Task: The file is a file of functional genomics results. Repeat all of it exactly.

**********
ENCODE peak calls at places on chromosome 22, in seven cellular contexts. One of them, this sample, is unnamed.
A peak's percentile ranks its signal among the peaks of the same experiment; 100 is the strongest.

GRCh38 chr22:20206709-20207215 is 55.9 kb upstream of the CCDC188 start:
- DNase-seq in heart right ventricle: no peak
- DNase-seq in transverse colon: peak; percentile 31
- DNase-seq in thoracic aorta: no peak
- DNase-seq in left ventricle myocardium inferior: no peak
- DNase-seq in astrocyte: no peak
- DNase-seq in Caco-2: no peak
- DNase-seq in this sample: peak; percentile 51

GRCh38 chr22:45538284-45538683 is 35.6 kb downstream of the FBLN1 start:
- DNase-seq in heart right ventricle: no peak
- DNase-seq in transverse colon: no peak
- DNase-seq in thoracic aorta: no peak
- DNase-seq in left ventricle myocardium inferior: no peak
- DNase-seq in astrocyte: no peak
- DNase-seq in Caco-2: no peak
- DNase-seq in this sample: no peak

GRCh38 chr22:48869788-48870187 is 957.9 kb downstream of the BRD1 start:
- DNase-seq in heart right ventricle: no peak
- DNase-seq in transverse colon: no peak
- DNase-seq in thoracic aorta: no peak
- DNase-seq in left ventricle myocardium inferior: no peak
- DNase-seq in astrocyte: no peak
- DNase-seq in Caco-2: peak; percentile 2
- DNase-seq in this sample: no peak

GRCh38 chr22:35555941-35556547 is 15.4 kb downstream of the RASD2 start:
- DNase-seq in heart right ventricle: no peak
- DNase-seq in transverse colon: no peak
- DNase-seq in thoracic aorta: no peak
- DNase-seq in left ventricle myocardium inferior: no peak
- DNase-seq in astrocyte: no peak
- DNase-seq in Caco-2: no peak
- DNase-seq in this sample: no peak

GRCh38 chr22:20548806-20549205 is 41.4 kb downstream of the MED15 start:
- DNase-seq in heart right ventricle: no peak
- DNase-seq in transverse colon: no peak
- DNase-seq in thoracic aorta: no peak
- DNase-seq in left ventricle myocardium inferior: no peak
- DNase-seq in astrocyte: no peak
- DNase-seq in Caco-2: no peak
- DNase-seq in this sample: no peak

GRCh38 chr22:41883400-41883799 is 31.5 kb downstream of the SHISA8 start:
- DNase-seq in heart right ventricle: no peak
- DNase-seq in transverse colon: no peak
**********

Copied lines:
ENCODE peak calls at places on chromosome 22, in seven cellular contexts. One of them, this sample, is unnamed.
A peak's percentile ranks its signal among the peaks of the same experiment; 100 is the strongest.

GRCh38 chr22:20206709-20207215 is 55.9 kb upstream of the CCDC188 start:
- DNase-seq in heart right ventricle: no peak
- DNase-seq in transverse colon: peak; percentile 31
- DNase-seq in thoracic aorta: no peak
- DNase-seq in left ventricle myocardium inferior: no peak
- DNase-seq in astrocyte: no peak
- DNase-seq in Caco-2: no peak
- DNase-seq in this sample: peak; percentile 51

GRCh38 chr22:45538284-45538683 is 35.6 kb downstream of the FBLN1 start:
- DNase-seq in heart right ventricle: no peak
- DNase-seq in transverse colon: no peak
- DNase-seq in thoracic aorta: no peak
- DNase-seq in left ventricle myocardium inferior: no peak
- DNase-seq in astrocyte: no peak
- DNase-seq in Caco-2: no peak
- DNase-seq in this sample: no peak

GRCh38 chr22:48869788-48870187 is 957.9 kb downstream of the BRD1 start:
- DNase-seq in heart right ventricle: no peak
- DNase-seq in transverse colon: no peak
- DNase-seq in thoracic aorta: no peak
- DNase-seq in left ventricle myocardium inferior: no peak
- DNase-seq in astrocyte: no peak
- DNase-seq in Caco-2: peak; percentile 2
- DNase-seq in this sample: no peak

GRCh38 chr22:35555941-35556547 is 15.4 kb downstream of the RASD2 start:
- DNase-seq in heart right ventricle: no peak
- DNase-seq in transverse colon: no peak
- DNase-seq in thoracic aorta: no peak
- DNase-seq in left ventricle myocardium inferior: no peak
- DNase-seq in astrocyte: no peak
- DNase-seq in Caco-2: no peak
- DNase-seq in this sample: no peak

GRCh38 chr22:20548806-20549205 is 41.4 kb downstream of the MED15 start:
- DNase-seq in heart right ventricle: no peak
- DNase-seq in transverse colon: no peak
- DNase-seq in thoracic aorta: no peak
- DNase-seq in left ventricle myocardium inferior: no peak
- DNase-seq in astrocyte: no peak
- DNase-seq in Caco-2: no peak
- DNase-seq in this sample: no peak

GRCh38 chr22:41883400-41883799 is 31.5 kb downstream of the SHISA8 start:
- DNase-seq in heart right ventricle: no peak
- DNase-seq in transverse colon: no peak